This treatise has been praised and attacked at different times in different places contrary to my thoughts and anticipations.
On Law and Power, Johannes Althusius
In this extract from Althusius’ work, the editors of this book have captured the detailed definitions of Althusius’ construct – helping to clarify his meaning in his writing. On the one hand, I feel as if I should have read these definitions before I started exploring Althusius; on the other, I think it has been helpful that I have read of Althusius through the eyes of people who have already done this heavy lifting as at times his writing is confusing to me.
With that said, I think a handful of these definitions are worth understanding both in the context of his work and perhaps for the continuing purposes at this blog.
What Law Is – in my opinion, law is this: something that is established after coming into being because of an action in a human affair, or because of some individual, for the necessity, benefit, and direction of this life.
The Structure of Law – The structure of law is twofold – natural or common law and civil or individual law…
This statement from Althusius offers an example of why he is somewhat confusing to read directly – he uses as interchangeable natural and common, civil and individual. For example, later in this listing he will offer seven different terms for natural law…and common law is not one of these in this subsequent list!
The Nature of Natural Law – A law is natural and common if common right reason produces it for common necessity and welfare of human social life in general. Therefore, it is called natural law.
Common Law – Therefore, common law is that which has been inscribed on human hearts by nature or by God from birth…
The civil or individual law must be deduced from Natural Law, yet it must be unique to the issues of the situation and location. For this reason, it is changeable. Althusius offers two examples of this individual law, presumably from his own experience: the prohibition of gifts between spouses, and the prohibition of granting a loan to a son when the son is still under parental authority. Neither violates the Natural Law, yet apparently there was some cause to enact these as civil / individual laws.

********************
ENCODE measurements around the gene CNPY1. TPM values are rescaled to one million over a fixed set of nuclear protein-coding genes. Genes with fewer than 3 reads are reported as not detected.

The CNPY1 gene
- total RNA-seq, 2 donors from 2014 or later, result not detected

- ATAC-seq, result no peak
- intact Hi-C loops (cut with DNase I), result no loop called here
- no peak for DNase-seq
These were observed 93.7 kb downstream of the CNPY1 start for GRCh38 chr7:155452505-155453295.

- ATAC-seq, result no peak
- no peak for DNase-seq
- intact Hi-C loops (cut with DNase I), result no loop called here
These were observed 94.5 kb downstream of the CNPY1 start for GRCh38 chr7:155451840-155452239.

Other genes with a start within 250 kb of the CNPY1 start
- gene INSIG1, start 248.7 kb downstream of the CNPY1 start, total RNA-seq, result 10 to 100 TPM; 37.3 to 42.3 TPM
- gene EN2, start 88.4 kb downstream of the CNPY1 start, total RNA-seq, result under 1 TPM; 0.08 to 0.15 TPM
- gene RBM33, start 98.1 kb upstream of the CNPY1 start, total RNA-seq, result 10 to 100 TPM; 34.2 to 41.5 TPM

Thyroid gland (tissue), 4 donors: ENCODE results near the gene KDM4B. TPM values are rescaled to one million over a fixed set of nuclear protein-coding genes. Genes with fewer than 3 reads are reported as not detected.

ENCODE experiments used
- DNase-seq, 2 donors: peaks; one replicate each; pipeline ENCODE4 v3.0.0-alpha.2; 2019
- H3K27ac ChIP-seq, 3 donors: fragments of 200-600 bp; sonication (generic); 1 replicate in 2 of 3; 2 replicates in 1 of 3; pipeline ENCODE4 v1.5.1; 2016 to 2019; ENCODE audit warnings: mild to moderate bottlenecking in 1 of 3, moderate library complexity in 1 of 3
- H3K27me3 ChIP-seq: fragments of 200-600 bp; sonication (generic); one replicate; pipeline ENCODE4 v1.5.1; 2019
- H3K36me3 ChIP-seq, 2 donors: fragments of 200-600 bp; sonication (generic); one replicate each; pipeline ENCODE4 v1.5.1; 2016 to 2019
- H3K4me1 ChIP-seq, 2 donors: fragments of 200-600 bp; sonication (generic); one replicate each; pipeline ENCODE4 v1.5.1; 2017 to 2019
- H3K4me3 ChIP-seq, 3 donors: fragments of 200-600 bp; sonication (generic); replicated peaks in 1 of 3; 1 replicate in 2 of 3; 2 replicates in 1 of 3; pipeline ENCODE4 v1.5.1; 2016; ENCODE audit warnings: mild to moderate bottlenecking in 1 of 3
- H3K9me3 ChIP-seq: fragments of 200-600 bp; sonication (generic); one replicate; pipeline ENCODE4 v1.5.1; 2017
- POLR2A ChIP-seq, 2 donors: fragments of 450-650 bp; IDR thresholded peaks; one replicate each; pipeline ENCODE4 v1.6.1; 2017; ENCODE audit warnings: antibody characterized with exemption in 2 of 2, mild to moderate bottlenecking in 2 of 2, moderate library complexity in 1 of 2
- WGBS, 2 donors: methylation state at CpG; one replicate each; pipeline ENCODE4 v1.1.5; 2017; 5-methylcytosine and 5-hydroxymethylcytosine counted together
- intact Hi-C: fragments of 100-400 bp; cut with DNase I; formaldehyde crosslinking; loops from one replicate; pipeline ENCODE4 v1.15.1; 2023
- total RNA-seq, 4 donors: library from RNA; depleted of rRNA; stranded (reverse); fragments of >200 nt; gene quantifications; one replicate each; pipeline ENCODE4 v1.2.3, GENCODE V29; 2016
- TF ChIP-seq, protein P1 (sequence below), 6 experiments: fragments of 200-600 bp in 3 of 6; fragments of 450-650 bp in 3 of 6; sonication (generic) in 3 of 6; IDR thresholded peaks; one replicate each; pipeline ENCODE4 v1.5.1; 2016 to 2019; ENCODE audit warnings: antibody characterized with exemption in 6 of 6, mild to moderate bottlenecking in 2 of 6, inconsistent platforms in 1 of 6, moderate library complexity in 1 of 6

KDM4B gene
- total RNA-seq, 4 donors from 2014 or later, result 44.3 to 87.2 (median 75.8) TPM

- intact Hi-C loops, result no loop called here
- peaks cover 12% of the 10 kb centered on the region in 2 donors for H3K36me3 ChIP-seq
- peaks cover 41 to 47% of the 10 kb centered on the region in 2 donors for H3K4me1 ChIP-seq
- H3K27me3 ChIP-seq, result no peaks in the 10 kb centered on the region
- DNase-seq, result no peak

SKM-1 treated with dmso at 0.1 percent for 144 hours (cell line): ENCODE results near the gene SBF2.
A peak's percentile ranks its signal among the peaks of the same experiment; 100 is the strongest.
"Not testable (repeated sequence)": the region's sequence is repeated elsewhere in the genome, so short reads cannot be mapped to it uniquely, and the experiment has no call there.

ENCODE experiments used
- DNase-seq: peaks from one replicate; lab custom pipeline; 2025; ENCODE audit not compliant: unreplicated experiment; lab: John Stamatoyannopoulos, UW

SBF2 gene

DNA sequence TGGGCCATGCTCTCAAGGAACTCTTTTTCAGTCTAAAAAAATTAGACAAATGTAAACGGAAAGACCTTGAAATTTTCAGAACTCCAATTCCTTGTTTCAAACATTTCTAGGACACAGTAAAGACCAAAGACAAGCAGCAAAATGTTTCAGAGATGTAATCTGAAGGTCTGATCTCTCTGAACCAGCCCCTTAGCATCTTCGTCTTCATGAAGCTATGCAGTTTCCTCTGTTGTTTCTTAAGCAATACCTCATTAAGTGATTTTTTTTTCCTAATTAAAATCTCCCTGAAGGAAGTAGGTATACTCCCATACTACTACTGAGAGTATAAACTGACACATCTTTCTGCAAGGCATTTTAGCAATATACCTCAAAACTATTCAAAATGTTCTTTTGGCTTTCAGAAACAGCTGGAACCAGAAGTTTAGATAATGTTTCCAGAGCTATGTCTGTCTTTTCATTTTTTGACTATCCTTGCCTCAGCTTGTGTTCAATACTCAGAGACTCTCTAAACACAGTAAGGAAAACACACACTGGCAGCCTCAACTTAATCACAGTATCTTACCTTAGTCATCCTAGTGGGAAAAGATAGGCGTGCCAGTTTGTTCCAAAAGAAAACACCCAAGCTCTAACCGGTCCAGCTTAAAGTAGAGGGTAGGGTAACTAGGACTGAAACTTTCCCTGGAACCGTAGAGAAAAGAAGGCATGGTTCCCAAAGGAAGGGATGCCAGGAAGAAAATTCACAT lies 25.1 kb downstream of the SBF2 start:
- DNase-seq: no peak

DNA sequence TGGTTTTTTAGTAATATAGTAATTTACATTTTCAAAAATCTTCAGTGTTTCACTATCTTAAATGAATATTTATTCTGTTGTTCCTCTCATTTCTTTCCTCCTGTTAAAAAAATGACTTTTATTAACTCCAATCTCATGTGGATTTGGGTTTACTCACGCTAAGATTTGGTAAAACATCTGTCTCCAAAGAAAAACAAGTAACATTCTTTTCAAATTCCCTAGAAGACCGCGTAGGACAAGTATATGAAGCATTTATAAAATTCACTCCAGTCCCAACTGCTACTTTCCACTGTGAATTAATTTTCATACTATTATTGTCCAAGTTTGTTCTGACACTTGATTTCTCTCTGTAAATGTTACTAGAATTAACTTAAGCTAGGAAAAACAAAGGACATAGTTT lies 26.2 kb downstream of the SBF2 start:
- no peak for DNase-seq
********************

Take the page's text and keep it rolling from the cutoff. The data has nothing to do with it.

Althusius then offers duties arising from Natural Law; these duties are twofold: first to ourselves, and second to others (including God). With respect to ourselves, the duties are self-defense, self-preservation (to include property), and self-propagation (including the proper rearing of children). Regarding our duties to others, these are three-fold: for our duties to God, look to the first table of the Decalogue; for our duties to others, look to the second; live the Golden Rule.
What Public Power Is – Public power is what has been granted to someone from the body of an association, with a territory, for the purpose of caring for and administering the business, affairs, and individuals of the associated body.
Keeping in mind the nature of the political relationships as we have examined previously – both subsidiarity and the ability to secede – this is a reasonable definition. This Civil Administration is responsible for administering the second table of the Decalogue; the Ecclesiastic Administration is responsible for administering the first.
I continue to find that Althusius did the best he could with the material available after the Reformation. In many ways he has tried to capture the decentralization and subsidiarity of medieval Europe without the benefit of an independent Church, and without the authority such an independent Church held.